The ability to focus is very important.

In early July 1991, Bill Gates Jr. invited several guests to dinner, including his son Bill Gates Jr., founder of Microsoft, and investor Warren Buffett. These are the two most successful people in the world who have been on the Forbes World list of billionaires over the years. The host asked his guest at dinner: “What do you think is the most important factor in getting to where you come from in life?” Buffett replied immediately; Focus. Bill Gates Jr. agrees.

Warren Buffett has also been focused on a single goal for decades. According to his biographer Alice Schroeder, his dream as a child was to become rich. One of his favorite books is Thousands of Ways To Make $ 1,000. When he was 11 years old, Buffett announced that he would become a millionaire at the age of 35. At the age of 16, he had already saved $ 5,000. Today it costs around $ 60,000 – not bad for a 16-year-old! The prognosis wasn’t ruled out until five years later. He made his first million when he was 30 years old.

You will never be rich if you cannot win the trust of other people.

John D. Rockefeller, the richest man in history, is a testament to the importance of trust in business. For the young Rockefeller, the key to his future success was the realization that “my parents immediately trusted me.” During his outstanding career, he said his biggest problem had always been “getting enough capital to do all the business I wanted and could do, given the amount of money it took.”

His ability to win the trust of banks and investors is one of his most valuable assets, as Rockefeller well knows: “I owe my success in life primarily to my trust in people and my ability to instill trust in them.” the best way to get others to trust you? By acting and, more importantly, thinking in a way that creates trust. Warren Buffett applies the following test to every decision and action: Is there something your wife, family, friends, and neighbors would want if they read about the next day in their local paper?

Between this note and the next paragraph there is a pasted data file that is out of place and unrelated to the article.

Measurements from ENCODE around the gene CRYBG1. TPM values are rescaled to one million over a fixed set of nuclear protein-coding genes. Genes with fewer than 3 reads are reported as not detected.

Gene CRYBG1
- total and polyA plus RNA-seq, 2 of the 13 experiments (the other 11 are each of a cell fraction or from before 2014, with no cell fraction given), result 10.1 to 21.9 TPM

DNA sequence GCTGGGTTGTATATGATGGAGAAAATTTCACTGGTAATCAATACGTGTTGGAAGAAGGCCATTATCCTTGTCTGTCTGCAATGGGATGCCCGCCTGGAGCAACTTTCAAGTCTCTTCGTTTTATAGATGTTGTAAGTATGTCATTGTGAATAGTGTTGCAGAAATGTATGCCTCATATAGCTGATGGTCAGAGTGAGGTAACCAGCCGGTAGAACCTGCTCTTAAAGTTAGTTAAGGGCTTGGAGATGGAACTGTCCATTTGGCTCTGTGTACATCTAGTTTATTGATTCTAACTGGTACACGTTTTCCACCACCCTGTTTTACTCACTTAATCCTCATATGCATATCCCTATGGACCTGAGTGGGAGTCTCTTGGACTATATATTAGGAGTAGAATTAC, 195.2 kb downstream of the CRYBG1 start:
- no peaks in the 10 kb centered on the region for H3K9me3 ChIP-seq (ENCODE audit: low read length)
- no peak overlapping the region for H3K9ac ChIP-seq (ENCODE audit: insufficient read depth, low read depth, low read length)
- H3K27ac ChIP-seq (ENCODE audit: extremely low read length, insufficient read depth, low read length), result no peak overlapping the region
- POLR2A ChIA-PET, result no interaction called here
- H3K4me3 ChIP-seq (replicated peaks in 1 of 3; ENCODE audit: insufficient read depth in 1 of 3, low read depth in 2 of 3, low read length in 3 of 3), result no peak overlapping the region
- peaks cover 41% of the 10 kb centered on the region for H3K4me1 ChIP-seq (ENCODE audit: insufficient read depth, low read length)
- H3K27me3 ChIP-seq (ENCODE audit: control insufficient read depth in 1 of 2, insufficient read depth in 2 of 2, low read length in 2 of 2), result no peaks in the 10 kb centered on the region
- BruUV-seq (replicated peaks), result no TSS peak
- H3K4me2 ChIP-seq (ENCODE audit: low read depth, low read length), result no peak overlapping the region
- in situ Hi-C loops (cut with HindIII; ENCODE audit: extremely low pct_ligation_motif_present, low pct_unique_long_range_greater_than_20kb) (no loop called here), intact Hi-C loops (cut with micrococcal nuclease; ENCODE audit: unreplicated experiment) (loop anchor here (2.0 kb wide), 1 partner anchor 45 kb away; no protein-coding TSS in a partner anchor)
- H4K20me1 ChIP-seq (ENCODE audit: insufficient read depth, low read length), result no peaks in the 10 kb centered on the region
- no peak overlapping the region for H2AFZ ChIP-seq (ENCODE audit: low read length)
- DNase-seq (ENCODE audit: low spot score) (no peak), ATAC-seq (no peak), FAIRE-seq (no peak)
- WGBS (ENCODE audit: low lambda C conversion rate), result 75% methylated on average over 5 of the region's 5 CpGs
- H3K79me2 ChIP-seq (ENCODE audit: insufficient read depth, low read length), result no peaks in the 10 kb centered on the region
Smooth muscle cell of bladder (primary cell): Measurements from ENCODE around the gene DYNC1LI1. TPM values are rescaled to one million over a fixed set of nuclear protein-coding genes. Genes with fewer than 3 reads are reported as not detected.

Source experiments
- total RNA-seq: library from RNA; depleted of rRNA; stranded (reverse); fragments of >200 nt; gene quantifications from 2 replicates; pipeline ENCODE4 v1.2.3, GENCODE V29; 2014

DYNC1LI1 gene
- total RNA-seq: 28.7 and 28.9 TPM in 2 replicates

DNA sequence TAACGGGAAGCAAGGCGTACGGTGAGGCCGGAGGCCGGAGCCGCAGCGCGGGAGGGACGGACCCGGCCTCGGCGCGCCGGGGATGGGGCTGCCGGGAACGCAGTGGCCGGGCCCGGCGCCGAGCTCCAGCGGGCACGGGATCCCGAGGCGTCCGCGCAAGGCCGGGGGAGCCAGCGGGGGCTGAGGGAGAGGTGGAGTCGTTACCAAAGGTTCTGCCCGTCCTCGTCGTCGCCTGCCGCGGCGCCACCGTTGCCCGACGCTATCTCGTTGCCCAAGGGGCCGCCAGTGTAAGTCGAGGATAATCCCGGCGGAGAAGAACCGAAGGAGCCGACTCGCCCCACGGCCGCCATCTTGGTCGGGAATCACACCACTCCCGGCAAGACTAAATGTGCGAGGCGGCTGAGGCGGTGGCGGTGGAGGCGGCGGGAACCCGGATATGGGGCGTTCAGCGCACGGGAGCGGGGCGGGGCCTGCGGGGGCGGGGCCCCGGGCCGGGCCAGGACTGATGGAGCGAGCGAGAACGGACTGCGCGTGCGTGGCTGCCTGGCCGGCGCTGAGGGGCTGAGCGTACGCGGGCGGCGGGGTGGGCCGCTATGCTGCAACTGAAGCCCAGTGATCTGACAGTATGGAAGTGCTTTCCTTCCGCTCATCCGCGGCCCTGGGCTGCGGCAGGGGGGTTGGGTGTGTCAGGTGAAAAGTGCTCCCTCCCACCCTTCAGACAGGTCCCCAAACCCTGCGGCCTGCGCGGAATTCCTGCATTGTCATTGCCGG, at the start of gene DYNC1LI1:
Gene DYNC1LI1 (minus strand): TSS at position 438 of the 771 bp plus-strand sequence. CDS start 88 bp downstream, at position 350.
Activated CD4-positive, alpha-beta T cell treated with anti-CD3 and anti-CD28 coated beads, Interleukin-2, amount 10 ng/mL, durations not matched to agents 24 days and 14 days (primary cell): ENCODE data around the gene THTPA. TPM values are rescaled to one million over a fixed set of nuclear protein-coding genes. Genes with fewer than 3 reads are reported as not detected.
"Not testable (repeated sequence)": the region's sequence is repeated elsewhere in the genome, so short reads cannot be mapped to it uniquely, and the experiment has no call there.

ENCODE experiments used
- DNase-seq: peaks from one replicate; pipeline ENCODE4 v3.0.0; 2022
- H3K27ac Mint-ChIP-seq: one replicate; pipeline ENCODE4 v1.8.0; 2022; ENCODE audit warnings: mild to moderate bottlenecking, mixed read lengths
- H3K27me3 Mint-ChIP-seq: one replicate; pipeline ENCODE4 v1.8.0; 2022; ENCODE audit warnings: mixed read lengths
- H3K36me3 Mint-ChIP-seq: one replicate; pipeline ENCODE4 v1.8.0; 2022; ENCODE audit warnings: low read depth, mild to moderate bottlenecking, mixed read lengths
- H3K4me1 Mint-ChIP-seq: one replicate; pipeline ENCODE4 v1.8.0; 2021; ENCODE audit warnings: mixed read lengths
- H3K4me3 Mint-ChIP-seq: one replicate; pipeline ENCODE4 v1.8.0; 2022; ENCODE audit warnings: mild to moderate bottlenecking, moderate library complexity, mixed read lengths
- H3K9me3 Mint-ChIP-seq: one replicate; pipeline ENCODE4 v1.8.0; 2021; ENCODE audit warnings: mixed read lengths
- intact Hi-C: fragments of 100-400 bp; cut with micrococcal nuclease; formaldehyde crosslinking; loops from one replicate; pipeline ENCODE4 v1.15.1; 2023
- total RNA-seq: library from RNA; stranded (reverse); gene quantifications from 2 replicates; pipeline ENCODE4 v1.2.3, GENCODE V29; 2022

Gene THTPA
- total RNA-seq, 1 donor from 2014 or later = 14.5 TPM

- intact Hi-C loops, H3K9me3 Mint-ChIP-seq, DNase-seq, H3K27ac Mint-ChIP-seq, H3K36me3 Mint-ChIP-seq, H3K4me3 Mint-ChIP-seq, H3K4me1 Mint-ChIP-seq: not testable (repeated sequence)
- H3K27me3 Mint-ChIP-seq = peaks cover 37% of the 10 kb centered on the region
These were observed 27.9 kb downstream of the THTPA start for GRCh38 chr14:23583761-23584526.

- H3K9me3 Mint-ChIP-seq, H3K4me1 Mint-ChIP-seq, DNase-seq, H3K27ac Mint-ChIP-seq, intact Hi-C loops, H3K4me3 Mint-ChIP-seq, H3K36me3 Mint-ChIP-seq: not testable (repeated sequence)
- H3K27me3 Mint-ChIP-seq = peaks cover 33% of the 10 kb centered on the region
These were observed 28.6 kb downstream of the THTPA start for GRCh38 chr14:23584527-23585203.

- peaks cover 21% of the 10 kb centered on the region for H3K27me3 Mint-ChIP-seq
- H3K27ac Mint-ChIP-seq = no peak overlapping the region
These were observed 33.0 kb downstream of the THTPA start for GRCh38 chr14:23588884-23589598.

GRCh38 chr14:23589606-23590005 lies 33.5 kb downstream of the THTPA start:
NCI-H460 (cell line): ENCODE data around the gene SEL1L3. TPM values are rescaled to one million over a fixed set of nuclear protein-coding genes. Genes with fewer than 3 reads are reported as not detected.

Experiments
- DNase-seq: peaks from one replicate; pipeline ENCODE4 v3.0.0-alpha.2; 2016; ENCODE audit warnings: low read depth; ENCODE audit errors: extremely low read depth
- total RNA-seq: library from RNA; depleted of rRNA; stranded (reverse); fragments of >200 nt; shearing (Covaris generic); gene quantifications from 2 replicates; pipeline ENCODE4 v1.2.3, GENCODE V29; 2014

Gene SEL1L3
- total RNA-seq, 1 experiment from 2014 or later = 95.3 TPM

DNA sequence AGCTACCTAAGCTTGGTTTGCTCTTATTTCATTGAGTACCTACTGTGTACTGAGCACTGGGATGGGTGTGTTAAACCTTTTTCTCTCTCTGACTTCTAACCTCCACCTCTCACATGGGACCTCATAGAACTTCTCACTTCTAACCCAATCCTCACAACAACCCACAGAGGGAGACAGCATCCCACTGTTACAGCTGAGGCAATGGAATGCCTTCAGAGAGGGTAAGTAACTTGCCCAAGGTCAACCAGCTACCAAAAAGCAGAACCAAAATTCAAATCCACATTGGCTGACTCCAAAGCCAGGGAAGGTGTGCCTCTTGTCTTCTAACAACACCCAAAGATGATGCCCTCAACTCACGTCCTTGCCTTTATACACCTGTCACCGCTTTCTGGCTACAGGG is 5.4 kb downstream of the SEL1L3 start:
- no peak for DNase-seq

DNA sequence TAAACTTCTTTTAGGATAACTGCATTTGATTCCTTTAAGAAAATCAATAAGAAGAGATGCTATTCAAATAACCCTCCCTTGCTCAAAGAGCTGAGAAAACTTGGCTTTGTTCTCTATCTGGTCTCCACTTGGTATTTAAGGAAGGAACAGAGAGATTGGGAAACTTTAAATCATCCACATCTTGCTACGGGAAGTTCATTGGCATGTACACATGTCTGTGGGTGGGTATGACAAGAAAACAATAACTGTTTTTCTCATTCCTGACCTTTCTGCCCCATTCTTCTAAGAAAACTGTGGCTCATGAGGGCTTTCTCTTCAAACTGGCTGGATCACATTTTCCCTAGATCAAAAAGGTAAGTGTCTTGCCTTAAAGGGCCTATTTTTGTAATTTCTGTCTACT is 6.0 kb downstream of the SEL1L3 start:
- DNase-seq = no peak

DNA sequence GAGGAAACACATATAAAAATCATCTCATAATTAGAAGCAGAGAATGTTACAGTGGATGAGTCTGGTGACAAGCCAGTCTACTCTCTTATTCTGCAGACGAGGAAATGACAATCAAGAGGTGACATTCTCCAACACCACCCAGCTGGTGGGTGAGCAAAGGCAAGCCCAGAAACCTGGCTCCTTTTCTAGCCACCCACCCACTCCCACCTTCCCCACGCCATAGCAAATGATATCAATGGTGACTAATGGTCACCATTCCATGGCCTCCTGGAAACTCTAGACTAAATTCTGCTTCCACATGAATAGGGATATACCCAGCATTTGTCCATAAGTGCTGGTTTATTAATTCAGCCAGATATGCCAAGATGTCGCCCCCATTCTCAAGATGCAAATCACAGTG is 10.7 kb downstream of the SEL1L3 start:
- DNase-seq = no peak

The formula for success is persistence and a willingness to experiment.

Many books emphasize the importance of persistence, and it is true. However, being in power alone is not a guarantee of success. It must be combined with another very important property: A willingness to experiment. Experiments are more important than the right business plan: Michael Bloomberg, No. 9 on the Forbes list of the world’s richest people with a net worth of $ 55 billion, describes his early days in business. One of the most important realizations of this is that rigorous planning can do more harm than good: “You are bound to have a different problem than you expected. Sometimes you need “bricks” when the picture says “general.” You don’t want a detailed, inflexible plan to get in your way when you need to act immediately. If you want to understand the success of many Silicon Valley startups, you need to understand the idea of ​​spinning. This includes being ready to radically change your business model at some point. The goal is not to stick to the original concept and prove how good it is. It aims to build a strong market position. If that means giving up on plans and giving the company a whole new and different direction, then it’s time to turn around.

About the author

Dr Rainer Zitelmann is a historian and sociologist. He is also a world-renowned author, successful businessman, and real estate investor. His most recent books The Rich in Public Opinion: What We Think When We Think About Wealth (https://therichinpublicopinion.com), The Wealth Elite (http://the-wealth-elite.com/), The Power of Capitalism (http://the-power-of-capitalism.com/), and Dare to be Different and Grow Rich: Secrets of Self-Made People Who Became Rich and Successful(http://daretobedifferentandgrowrich.com/)